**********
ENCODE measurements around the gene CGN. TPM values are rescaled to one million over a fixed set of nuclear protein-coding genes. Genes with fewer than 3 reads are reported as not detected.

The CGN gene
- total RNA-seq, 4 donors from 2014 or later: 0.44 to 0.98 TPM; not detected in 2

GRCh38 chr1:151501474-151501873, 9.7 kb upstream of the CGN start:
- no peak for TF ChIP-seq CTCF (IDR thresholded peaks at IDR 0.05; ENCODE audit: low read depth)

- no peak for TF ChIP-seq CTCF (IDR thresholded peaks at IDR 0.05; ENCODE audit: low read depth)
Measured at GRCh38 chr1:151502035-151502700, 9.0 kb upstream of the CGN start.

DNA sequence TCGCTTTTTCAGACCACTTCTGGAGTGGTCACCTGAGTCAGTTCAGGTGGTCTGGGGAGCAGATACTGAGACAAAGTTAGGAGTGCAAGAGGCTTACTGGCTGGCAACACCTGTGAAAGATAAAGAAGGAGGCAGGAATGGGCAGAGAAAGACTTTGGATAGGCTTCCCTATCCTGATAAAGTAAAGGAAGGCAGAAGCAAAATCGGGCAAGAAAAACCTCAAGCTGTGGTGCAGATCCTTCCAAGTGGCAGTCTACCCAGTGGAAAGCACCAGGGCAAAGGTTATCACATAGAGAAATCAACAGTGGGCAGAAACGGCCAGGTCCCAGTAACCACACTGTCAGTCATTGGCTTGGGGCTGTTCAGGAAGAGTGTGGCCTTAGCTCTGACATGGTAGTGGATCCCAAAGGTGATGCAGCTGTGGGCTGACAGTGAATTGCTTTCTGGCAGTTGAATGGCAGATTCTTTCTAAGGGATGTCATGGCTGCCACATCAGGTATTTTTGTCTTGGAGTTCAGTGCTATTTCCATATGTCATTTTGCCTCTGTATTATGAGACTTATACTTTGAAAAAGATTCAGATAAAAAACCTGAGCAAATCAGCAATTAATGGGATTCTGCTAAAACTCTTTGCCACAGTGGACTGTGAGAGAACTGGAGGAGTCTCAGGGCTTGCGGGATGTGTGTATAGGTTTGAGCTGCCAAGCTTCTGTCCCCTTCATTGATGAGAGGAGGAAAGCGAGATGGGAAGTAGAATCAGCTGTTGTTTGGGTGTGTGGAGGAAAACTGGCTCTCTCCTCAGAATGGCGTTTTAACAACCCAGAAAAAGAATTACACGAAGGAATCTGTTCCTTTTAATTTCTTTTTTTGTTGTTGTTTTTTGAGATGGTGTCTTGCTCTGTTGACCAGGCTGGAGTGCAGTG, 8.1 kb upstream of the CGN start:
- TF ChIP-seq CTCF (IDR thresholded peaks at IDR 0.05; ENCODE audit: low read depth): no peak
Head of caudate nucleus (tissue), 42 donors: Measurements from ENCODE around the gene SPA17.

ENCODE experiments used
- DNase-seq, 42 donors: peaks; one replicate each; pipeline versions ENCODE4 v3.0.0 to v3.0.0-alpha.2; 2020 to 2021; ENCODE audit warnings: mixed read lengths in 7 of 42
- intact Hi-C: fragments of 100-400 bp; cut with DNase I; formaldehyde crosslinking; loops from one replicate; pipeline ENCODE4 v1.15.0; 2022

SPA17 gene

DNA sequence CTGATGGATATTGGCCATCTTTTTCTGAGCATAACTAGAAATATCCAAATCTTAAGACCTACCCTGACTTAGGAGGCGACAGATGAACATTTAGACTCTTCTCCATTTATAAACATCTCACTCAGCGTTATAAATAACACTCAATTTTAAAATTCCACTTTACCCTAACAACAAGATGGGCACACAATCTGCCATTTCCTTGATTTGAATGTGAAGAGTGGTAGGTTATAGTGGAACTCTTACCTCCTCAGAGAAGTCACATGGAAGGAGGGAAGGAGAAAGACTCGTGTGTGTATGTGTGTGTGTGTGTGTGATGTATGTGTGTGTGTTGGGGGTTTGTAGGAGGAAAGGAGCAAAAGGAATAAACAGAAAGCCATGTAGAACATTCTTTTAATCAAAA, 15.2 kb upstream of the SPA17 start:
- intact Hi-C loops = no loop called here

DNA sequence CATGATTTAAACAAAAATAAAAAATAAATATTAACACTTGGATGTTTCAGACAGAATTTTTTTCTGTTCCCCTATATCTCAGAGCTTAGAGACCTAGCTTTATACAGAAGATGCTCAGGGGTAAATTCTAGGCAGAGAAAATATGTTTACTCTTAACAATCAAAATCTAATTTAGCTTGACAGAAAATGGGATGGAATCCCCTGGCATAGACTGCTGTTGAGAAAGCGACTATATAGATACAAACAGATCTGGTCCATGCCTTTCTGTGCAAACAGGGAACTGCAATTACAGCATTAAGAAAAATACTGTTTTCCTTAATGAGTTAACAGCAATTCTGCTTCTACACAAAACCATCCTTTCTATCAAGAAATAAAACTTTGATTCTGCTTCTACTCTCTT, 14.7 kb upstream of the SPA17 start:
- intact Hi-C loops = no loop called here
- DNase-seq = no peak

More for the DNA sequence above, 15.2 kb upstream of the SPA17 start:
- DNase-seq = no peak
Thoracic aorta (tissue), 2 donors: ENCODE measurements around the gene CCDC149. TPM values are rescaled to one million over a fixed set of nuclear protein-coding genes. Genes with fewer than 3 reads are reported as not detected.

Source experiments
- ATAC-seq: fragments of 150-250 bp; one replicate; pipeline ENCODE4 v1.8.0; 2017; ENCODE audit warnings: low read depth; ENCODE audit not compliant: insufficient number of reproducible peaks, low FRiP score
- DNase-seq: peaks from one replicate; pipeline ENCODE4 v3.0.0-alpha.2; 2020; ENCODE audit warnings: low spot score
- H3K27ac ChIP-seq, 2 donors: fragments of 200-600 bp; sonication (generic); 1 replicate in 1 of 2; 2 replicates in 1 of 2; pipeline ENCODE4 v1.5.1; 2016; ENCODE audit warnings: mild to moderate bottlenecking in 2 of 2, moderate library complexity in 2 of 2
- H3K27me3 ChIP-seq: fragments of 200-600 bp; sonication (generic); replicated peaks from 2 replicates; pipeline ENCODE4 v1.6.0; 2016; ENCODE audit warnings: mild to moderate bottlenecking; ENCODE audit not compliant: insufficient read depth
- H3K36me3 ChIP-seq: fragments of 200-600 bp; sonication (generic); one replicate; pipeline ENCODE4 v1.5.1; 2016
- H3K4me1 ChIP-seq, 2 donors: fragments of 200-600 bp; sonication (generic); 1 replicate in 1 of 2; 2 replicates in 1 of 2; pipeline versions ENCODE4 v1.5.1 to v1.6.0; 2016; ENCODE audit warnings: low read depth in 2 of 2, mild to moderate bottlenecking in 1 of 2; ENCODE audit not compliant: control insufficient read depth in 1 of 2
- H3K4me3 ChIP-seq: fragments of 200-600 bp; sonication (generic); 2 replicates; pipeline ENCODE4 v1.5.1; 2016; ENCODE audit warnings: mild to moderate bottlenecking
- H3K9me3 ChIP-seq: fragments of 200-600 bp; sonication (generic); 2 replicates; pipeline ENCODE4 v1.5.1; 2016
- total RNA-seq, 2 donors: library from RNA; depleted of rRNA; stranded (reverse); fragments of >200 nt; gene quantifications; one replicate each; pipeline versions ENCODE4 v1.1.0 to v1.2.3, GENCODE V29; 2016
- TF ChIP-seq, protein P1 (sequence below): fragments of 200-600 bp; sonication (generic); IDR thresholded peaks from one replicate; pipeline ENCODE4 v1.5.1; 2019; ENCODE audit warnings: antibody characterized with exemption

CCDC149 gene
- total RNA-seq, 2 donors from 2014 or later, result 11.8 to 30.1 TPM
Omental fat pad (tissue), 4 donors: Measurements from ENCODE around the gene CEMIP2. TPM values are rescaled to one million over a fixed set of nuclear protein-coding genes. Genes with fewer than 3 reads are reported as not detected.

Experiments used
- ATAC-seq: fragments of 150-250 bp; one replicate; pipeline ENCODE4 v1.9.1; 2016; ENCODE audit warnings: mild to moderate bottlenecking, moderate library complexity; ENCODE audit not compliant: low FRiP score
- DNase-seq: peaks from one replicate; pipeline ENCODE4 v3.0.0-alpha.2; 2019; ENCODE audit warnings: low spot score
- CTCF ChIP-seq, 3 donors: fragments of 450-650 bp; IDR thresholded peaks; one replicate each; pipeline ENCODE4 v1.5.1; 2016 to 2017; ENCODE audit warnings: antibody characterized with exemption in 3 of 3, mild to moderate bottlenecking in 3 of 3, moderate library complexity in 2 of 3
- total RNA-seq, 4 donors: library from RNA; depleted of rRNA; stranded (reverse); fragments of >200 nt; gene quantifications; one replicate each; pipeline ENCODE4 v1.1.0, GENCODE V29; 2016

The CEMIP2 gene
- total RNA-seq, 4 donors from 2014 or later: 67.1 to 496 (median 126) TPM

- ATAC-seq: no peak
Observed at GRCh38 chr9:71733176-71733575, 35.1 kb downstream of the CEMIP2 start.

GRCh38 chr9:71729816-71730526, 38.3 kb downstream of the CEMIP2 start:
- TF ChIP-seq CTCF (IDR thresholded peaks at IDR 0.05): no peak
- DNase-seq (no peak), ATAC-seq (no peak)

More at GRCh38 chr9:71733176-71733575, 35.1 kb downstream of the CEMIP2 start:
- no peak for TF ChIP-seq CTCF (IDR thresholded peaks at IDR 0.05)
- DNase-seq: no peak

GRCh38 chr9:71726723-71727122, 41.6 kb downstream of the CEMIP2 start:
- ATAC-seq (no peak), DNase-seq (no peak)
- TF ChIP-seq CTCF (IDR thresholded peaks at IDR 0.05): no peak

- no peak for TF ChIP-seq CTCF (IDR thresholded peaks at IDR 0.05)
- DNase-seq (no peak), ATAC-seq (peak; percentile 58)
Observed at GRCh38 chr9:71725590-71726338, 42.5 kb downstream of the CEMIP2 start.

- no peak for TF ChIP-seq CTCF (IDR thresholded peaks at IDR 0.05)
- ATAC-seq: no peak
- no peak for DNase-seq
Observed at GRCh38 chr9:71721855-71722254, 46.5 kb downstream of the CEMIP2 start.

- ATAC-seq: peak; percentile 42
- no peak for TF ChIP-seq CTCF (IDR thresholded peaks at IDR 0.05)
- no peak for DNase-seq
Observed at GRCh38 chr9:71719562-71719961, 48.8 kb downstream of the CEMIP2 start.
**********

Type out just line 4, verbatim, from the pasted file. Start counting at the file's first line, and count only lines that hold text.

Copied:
GRCh38 chr1:151501474-151501873, 9.7 kb upstream of the CGN start: